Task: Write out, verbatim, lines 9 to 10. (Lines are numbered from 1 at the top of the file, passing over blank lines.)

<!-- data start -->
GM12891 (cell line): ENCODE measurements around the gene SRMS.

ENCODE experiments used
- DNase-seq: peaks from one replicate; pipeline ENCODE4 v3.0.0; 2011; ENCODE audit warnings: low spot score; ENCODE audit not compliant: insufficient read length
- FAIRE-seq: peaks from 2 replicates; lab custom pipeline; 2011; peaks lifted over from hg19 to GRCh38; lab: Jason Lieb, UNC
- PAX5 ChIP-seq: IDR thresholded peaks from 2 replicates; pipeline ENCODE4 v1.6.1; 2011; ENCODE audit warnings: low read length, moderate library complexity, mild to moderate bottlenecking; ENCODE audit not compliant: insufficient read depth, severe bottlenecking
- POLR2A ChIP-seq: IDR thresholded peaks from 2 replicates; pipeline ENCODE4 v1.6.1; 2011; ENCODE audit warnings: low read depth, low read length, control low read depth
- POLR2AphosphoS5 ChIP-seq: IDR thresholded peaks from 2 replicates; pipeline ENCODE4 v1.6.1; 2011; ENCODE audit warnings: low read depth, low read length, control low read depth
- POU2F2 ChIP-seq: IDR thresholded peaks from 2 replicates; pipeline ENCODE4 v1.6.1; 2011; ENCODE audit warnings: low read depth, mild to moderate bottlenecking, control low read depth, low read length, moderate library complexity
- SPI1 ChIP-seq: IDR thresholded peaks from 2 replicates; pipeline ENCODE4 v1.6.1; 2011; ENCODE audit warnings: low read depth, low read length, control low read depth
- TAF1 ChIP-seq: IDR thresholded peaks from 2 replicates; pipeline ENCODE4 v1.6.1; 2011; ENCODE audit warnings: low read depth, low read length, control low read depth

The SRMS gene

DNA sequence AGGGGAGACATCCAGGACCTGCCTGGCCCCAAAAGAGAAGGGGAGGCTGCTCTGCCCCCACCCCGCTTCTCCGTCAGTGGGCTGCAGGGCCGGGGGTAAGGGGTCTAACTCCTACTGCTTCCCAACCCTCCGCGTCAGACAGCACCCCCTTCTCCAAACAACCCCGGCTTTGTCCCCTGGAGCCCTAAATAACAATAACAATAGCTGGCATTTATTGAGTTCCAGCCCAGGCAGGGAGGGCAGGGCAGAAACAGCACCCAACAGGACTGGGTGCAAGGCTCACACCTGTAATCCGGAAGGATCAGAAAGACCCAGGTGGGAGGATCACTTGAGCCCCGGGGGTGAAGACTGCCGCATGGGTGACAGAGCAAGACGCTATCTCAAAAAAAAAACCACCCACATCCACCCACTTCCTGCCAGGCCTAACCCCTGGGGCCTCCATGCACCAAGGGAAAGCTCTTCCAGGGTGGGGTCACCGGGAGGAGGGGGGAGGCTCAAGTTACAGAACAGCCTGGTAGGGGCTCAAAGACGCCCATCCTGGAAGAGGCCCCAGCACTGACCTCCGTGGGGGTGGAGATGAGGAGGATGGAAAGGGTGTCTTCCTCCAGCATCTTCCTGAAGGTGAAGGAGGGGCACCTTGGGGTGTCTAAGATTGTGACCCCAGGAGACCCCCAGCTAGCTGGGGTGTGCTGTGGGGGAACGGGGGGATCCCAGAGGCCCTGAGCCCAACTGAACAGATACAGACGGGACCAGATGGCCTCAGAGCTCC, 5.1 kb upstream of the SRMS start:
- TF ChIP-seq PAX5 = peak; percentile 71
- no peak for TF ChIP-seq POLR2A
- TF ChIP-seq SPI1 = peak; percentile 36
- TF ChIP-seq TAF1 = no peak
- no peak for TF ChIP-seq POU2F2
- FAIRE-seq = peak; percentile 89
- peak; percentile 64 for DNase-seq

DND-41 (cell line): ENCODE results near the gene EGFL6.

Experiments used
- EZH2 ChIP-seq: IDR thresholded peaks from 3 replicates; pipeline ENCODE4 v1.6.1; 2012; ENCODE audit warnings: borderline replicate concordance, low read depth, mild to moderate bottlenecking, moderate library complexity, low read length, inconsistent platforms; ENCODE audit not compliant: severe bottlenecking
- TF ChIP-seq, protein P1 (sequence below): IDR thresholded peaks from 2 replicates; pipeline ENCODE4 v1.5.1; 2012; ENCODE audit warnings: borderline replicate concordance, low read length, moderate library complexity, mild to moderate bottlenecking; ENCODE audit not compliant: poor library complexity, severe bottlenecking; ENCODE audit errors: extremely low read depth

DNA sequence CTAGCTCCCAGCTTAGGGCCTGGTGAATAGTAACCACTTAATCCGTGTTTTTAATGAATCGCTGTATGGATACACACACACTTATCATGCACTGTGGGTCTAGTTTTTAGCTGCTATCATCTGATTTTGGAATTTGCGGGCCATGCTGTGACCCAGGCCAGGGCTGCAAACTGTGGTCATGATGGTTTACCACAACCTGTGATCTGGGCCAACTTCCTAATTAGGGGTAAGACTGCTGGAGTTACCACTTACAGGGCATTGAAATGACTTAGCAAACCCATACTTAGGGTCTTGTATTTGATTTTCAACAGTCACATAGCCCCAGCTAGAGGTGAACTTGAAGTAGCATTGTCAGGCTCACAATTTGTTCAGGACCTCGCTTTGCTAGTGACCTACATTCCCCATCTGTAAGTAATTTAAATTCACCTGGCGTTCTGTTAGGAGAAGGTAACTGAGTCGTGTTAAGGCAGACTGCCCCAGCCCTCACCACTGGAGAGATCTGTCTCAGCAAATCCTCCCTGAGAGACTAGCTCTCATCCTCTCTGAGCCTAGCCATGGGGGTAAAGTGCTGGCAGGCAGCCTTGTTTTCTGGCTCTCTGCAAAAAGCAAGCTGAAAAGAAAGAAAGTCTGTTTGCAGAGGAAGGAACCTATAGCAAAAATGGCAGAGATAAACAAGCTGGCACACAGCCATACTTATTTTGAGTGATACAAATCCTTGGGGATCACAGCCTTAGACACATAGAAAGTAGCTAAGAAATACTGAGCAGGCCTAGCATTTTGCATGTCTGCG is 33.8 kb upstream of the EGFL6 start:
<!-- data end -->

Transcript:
- SPI1 ChIP-seq: IDR thresholded peaks from 2 replicates; pipeline ENCODE4 v1.6.1; 2011; ENCODE audit warnings: low read depth, low read length, control low read depth
- TAF1 ChIP-seq: IDR thresholded peaks from 2 replicates; pipeline ENCODE4 v1.6.1; 2011; ENCODE audit warnings: low read depth, low read length, control low read depth